Sept. 26, 2023 – A town ordinance that prohibits registered sex offenders from living within 1.25 miles of locations where children gather does not violate the U.S. Constitution’s Ex Post Facto clause, the U.S. Court of Appeals for the Seventh Circuit has ruled.
In Nelson v. Town of Paris, No. 22-2435 (Aug. 16, 2023), the Seventh Circuit also held additional evidence was necessary to determine whether a restriction on a registered sex offender living within 1.25 miles of another registered sex offender violated the Ex Post Facto clause.
Sex Offender Residency Ordinance
An ordinance enacted by the Town of Paris (Town) prohibits registered sex offenders from living within 6,500 feet of either: 1) a “Protected Location” – a term that includes, schools, daycare centers, parks, and playgrounds; or 2) another registered sex offender. The Town has designated ten Protected Locations.
The ordinance states that its purpose is to “promote, protect and improve the health, safety and welfare” of the Town’s citizens by prohibiting registered sex offenders from living near “locations where children regularly congregate in concentrated numbers.”
Too Close to Another Offender
In June 2017, Peter Nelson and his wife moved to Paris and took up residency at the Bristol Motel, which offers both nightly rentals and longer-term leases. Nelson is a registered sex offender.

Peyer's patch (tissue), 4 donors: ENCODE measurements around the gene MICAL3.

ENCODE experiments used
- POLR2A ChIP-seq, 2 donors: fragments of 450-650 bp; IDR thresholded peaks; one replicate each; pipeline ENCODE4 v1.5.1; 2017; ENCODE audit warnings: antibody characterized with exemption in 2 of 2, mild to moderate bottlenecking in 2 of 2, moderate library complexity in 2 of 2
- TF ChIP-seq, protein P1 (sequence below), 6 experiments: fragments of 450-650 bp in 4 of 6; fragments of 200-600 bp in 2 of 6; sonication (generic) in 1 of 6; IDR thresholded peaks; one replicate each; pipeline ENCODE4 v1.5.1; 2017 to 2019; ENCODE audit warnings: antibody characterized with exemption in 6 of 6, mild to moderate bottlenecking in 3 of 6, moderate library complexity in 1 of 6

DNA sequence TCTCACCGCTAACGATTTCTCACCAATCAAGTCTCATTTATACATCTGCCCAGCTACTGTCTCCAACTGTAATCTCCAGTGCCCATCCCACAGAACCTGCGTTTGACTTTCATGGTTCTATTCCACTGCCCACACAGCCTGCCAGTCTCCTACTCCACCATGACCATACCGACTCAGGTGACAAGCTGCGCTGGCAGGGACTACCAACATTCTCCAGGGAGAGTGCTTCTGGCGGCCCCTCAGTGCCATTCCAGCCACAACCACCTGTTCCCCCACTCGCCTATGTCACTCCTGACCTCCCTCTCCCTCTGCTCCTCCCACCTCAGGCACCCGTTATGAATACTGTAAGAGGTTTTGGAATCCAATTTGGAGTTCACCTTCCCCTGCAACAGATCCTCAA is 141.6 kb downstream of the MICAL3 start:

Jeff M. Brown , Willamette Univ. School of Law 1997, is a legal writer for the State Bar of Wisconsin, Madison. He can be reached by
email or by phone at (608) 250-6126.
The motel is not located within 6,500 feet of any of the town’s ten Protected Locations.
However, in June 2019, the Town sent Nelson a letter informing him that he was in violation of the ordinance because another registered sex offender lived within 6,500 feet of the motel.
Nelson applied for an exemption, as allowed under the ordinance. But the Town denied Nelson’s application and the Kenosha County Sheriff’s Office issued him a $500 citation.
The Nelsons looked for another place to live in the Town but found none that were affordable. So, they moved to Racine.
Nelson then sued the Town in the U.S. District Court for the Eastern District of Wisconsin under 42 U.S.C. section 1983. That statute authorizes a person to sue local officials acting under color of state law for federal constitutional violations.
Nelson claimed that the ordinance violated his right to substantive due process under the Fourteenth Amendment to the U.S. Constitution; he also argued that it violated the Constitution’s Ex Post Facto clause.
The district court granted summary judgment for the Town. Nelson appealed.
Writing for a three-judge panel, Judge John Lee began his opinion by noting that the Town agreed that the ordinance was retroactive.
But that didn’t mean that it violated the Ex Post Facto clause, Lee explained – only retroactive laws intended by a legislature to be punitive violate the clause.